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A beginner’s guide to the Babington Plot


The Babington Plot, Mary Queen of Scots’ final conspiracy against Elizabeth I, is so convoluted that even today it is impossible to understand quite fully who was tricking who, who was on what side, and so on and so forth. Separate plots to assassinate Elizabeth and free Mary were sewn together under Sir Francis Walsingham’s watchful gaze, making one large terrible tapestry, one that even Mary, with her enthusiastic needle, might have wished she’d shied away from.

Mary’s correspondence had been cut off for almost a year by the time the plot began, so when her backdated mail began arriving at Chartley, with the possibility of further correspondence in a secret pipeline via the beer barrels from Burton, she naturally jumped at the chance. Via the secret pipeline her messages were sent to London to be deciphered, or even decoded on the spot by Phelippes, Walsingham’s expert codebreaker; Phelippes was secreted at Chartley for a time and had even been spotted by Mary, who rather cattily passed comment on his bad skin whilst she took the sun in her coach.

Down in London, correspondence was also arriving from Anthony Babington, a well-to-do young Catholic gentleman who had been recruited by Thomas Morgan whilst in France. Babington was to receive encouraging signs from eminent figures such as the former Spanish ambassador Bernardino de Mendoza; Mendoza had been involved in the Throckmorton Plot and expelled from England when his role was revealed. Thomas Morgan, like Babington, had also worked for the Earl of Shrewsbury whilst Mary and her household were in his custody. Babington brought with him his plotting pals, among them the poet Chidiock Tichbourne, John Ballard the priest, would-be assassin John Savage, and various other young disaffected – i.e. bored – Catholic gentlemen. They were foolish enough to commission a portrait of themselves for posterity, now presumed lost at the point when the plot went pear-shaped.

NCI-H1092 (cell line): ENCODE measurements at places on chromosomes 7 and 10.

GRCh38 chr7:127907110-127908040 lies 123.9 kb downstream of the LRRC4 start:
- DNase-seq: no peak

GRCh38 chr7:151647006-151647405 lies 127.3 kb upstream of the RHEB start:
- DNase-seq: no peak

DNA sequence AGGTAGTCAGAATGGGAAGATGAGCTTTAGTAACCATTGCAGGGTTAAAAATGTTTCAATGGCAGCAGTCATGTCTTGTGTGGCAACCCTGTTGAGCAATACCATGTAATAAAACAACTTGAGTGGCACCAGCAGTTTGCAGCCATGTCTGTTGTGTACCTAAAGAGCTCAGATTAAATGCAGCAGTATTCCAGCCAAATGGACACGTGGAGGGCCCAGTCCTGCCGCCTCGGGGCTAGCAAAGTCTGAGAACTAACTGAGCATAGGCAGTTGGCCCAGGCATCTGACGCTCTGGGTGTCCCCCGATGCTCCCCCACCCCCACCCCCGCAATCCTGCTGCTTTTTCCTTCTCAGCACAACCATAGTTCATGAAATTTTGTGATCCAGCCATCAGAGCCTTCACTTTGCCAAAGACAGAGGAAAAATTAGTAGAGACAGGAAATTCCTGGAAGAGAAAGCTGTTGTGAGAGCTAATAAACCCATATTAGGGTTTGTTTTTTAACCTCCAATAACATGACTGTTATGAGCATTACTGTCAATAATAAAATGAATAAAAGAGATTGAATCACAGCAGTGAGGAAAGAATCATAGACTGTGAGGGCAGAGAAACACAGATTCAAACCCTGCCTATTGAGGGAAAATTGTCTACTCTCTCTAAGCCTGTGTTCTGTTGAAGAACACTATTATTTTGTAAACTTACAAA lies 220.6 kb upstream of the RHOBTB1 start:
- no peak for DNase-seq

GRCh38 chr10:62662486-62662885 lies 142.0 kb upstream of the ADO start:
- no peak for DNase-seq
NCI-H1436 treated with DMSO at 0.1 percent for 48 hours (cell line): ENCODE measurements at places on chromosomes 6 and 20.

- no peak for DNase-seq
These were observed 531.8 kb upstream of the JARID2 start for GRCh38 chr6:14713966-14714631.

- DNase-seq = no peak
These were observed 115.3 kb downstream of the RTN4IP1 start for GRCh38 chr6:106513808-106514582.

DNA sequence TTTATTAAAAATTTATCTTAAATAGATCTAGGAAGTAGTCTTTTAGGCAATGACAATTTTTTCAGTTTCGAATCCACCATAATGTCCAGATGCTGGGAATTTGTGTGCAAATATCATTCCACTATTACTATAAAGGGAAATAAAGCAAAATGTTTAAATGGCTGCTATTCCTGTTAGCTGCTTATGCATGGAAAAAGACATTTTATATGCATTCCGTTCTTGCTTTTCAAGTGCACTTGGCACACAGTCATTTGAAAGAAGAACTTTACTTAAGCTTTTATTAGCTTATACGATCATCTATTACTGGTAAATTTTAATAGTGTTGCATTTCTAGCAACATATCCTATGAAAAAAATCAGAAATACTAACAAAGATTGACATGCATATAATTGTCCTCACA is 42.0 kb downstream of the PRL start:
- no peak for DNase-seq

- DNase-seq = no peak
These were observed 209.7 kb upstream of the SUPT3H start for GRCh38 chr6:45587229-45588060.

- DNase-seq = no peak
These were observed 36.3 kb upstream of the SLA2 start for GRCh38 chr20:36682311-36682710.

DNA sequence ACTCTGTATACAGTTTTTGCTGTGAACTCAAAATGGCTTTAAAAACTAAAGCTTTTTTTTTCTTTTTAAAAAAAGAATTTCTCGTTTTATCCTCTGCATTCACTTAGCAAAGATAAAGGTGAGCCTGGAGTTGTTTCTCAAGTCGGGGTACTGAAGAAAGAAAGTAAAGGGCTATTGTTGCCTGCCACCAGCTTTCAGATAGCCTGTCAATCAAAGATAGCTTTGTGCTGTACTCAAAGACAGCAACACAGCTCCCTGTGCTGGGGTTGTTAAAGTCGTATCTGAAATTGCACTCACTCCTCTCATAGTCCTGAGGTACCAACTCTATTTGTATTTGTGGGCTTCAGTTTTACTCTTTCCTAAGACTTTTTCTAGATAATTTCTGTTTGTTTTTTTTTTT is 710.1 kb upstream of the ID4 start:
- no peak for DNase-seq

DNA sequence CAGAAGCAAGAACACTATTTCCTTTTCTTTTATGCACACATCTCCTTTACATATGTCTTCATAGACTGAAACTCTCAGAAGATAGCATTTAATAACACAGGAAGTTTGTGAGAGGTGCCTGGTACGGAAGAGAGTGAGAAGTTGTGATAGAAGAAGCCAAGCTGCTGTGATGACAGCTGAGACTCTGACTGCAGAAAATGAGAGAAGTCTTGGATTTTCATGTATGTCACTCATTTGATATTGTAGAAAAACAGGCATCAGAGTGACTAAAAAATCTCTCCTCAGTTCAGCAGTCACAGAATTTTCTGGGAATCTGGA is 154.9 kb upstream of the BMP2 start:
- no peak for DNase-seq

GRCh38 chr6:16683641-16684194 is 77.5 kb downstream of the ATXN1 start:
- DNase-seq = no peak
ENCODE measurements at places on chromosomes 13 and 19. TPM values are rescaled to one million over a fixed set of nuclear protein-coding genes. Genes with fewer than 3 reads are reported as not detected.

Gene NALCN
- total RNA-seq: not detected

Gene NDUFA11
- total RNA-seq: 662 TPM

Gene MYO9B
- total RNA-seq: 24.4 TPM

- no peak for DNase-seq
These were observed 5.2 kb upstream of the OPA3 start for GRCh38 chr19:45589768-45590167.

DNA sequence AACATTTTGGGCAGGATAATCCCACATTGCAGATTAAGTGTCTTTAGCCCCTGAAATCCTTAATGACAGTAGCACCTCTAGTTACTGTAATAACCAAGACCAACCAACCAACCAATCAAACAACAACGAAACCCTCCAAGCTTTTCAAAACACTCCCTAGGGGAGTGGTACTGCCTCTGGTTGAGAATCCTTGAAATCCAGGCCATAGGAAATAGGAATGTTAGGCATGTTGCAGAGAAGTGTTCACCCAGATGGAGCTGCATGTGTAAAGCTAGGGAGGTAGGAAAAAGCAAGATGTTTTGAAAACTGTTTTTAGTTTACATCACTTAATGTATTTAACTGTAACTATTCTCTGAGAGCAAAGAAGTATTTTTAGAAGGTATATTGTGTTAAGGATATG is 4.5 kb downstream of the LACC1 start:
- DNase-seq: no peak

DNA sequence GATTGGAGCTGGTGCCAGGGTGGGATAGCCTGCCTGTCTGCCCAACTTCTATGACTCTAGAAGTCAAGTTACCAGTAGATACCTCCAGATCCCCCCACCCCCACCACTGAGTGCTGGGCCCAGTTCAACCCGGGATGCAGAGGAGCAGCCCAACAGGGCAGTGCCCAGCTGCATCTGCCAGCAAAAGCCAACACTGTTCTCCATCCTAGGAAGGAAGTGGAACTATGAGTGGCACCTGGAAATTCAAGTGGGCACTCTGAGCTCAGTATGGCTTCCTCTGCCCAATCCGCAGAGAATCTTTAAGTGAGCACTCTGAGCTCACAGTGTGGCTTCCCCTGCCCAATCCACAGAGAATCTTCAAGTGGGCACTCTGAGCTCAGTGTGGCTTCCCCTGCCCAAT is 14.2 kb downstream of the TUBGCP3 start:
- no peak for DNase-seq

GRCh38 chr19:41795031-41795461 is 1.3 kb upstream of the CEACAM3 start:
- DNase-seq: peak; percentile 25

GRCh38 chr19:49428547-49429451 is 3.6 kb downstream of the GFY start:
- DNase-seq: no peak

Ballard had come over from the Continent and essentially stirred things up among them; Savage was at the spearhead of the proposed assassination plot, the actual enactment of which caused the young Catholic conspirators considerable soul-searching. They had grown up in an England where Catholicism, driven underground, became something of a forbidden fruit; they were young, good-looking, and they had money. The lure of the controversial Catholic religion, combined with the seductive legend of the imprisoned Scots queen, may have fuelled their impressionable young minds.

In case he wavered in his resolve, Babington was poleaxed on a personal level by Robert Poley, a Catholic agent of Walsingham’s, whilst Gifford encouraged the flow of counterfeit correspondence up at Chartley, eventually fleeing to the Continent when it came time to swoop on the conspirators. When Babington laid the plot before Mary, Phelippes added a postscript to her reply so that it appeared that she had asked him to name the ‘six gentlemen’ who were to carry out the assassination of Elizabeth. Babington and the rest of the plotters were rounded up and confessed to the entire affair. Some of them were certainly tortured, Ballard the priest so badly that he had to be carried to his execution in a chair, his limbs having been torn out of their sockets by the rack.

Whilst awaiting death in the Tower of London, Chidiock Tichbourne wrote a piece of poetry that has passed down through history as ‘Tichbourne’s elegy’, a lament on a life cut tragically short; some reports say that he read either part or all of it at his execution.

When the time came to reveal the Babington Plot, Babington himself and all his associates were arrested to great rejoicing and pealing of bells throughout the capital. Beforehand Babington had been made aware of his imminent arrest when one of Walsingham’s agents invited him to dinner and accidentally left a note from his master on the table in front of him; Babington promptly scarpered to St John’s Wood, but there was no escape.

Extracted from The Little Book of Mary Queen of Scots by Mickey Mayhew

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